I loved this book and couldn't put it down. At times it was laugh-out-loud funny; at other times it made me think deep and hard about life. In general, it felt like a cross between a romance novel and the THURSDAY NEXT books by Jasper Fforde. The truth is, however, that this romance is unlike any that genre has yet produced.
Wanda Wiley is a writer who has for six and a half years been mired in a bad relationship with Dirk Jaworski, Distinguished Professor of Flawless Grammar and Pedantic Punctuation. With each passing year, her career as a writer of romance fiction has faltered, the books becoming more formulaic. Her editor says that it seems as though she is merely phoning them in. Now she is the latest ghostwriter for the Trevor Dunwoody books of famed suspense author Ed Parsippany. Even that has not been going according to the agreed upon outline.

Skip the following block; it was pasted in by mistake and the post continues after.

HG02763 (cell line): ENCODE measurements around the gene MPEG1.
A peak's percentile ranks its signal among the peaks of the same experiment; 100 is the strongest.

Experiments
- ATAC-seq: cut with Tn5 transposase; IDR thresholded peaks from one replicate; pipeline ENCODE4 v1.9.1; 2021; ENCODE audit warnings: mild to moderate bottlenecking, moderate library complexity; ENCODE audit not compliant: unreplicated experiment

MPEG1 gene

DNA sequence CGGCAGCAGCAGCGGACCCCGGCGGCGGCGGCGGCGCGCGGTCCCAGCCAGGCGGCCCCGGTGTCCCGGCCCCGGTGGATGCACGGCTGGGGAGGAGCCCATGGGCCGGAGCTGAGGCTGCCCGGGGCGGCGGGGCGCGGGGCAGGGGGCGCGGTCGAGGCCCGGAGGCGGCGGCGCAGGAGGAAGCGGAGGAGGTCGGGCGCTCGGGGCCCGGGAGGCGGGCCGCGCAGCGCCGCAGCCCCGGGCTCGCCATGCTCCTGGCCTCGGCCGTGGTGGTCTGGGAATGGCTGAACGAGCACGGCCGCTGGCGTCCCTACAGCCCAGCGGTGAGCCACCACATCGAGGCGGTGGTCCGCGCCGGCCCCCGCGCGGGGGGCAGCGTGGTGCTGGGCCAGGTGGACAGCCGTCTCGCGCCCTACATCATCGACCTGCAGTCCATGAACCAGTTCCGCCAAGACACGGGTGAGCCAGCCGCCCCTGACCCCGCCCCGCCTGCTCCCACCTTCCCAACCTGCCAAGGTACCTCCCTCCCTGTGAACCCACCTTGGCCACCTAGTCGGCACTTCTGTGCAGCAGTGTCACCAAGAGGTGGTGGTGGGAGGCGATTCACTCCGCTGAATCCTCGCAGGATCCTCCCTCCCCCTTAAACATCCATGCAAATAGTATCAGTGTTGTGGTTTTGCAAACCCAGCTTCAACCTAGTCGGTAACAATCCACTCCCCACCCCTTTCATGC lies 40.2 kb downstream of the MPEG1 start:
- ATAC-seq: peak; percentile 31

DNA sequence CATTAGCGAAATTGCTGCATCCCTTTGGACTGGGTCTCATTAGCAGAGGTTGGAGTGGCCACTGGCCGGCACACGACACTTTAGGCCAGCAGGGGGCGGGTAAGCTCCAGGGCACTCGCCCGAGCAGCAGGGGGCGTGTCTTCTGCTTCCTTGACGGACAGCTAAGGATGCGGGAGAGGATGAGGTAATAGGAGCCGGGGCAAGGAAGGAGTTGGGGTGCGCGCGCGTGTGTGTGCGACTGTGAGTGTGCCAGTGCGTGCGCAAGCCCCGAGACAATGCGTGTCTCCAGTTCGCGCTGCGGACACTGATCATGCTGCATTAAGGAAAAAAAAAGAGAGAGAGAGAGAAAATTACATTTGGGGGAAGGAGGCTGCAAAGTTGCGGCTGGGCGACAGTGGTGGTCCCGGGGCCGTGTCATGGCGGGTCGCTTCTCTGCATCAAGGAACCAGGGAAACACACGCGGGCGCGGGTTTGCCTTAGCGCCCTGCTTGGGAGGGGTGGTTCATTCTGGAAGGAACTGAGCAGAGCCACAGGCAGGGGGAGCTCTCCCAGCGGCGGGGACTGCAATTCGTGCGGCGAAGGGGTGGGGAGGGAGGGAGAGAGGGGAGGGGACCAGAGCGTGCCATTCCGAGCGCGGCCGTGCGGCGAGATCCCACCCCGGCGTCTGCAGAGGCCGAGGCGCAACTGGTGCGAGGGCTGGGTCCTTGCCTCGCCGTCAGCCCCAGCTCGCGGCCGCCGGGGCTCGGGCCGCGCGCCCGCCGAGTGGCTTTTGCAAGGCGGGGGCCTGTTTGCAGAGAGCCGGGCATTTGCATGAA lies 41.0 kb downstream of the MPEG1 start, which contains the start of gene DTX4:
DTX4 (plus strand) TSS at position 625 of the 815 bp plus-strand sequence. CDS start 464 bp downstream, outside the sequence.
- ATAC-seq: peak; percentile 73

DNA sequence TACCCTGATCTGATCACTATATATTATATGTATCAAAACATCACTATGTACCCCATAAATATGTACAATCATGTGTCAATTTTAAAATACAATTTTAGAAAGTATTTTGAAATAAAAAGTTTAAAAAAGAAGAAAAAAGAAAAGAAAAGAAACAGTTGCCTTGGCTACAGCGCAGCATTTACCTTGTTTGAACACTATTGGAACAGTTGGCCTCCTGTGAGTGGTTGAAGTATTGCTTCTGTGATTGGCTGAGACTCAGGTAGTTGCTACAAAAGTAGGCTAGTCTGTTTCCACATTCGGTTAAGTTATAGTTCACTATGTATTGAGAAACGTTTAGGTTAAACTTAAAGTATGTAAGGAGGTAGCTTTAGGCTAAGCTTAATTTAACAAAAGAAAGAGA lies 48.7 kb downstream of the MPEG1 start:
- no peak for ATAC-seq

Side-by-side with that plot line is the story of fictional character, Hannah Sharpe. She has been written out of more of Wanda's books than Hannah can even count. As a result, Hannah has been parked in a Regency Era cottage awaiting her next assignment in one of Wanda's books. She is abruptly joined by Trevor Dunwoody now that Wanda has stalled in her ghostwriting assignment.
What follows is the interplay between Hannah and Trevor as they first come to grips with who they are and what they are capable of doing. Then they focus on how they can shape and transform who Wanda Wiley is and clear the dense fog that swirls around their cottage.
Albert Einstein is usually given credit for saying, "The definition of insanity is doing the same thing over and over again and expecting a different result". Wanda has been doing the same thing over and over again for six and a half years and somehow expecting Dirk to stop being a jerk. In the end, it is the hard work of Hannah and Trevor who wake Wanda up. The journey to that end is what makes this book so wonderful to read.
I highly recommend this book! I was gifted a copy with the promise that I would give an honest review and I appreciate the opportunity to have done that.